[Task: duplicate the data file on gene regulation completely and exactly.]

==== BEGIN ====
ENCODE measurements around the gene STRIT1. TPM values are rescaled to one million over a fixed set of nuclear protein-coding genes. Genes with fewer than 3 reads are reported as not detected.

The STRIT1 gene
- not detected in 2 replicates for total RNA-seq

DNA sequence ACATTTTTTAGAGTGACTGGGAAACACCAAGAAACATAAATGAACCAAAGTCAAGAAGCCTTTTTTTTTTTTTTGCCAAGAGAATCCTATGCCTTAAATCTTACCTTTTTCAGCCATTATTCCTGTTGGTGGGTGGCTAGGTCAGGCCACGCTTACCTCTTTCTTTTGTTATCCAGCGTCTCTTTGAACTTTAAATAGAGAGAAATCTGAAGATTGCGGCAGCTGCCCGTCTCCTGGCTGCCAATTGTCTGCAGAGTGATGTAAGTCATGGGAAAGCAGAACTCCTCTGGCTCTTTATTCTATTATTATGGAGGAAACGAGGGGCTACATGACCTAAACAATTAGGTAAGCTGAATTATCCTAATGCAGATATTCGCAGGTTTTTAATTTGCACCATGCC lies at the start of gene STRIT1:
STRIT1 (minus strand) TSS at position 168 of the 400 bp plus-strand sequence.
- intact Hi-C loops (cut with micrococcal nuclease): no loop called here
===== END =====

ENCODE measurements around the gene STRIT1. TPM values are rescaled to one million over a fixed set of nuclear protein-coding genes. Genes with fewer than 3 reads are reported as not detected.

The STRIT1 gene
- not detected in 2 replicates for total RNA-seq

DNA sequence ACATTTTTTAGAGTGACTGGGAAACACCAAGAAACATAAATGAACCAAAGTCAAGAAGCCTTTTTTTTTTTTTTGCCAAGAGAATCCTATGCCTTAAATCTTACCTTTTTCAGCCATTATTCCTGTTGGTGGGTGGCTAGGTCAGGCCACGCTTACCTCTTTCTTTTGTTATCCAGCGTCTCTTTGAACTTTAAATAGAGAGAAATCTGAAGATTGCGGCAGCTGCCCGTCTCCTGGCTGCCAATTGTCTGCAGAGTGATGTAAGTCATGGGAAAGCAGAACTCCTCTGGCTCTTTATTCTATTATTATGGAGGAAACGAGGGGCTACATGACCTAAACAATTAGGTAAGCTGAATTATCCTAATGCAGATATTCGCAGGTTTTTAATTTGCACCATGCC lies at the start of gene STRIT1:
STRIT1 (minus strand) TSS at position 168 of the 400 bp plus-strand sequence.
- intact Hi-C loops (cut with micrococcal nuclease): no loop called here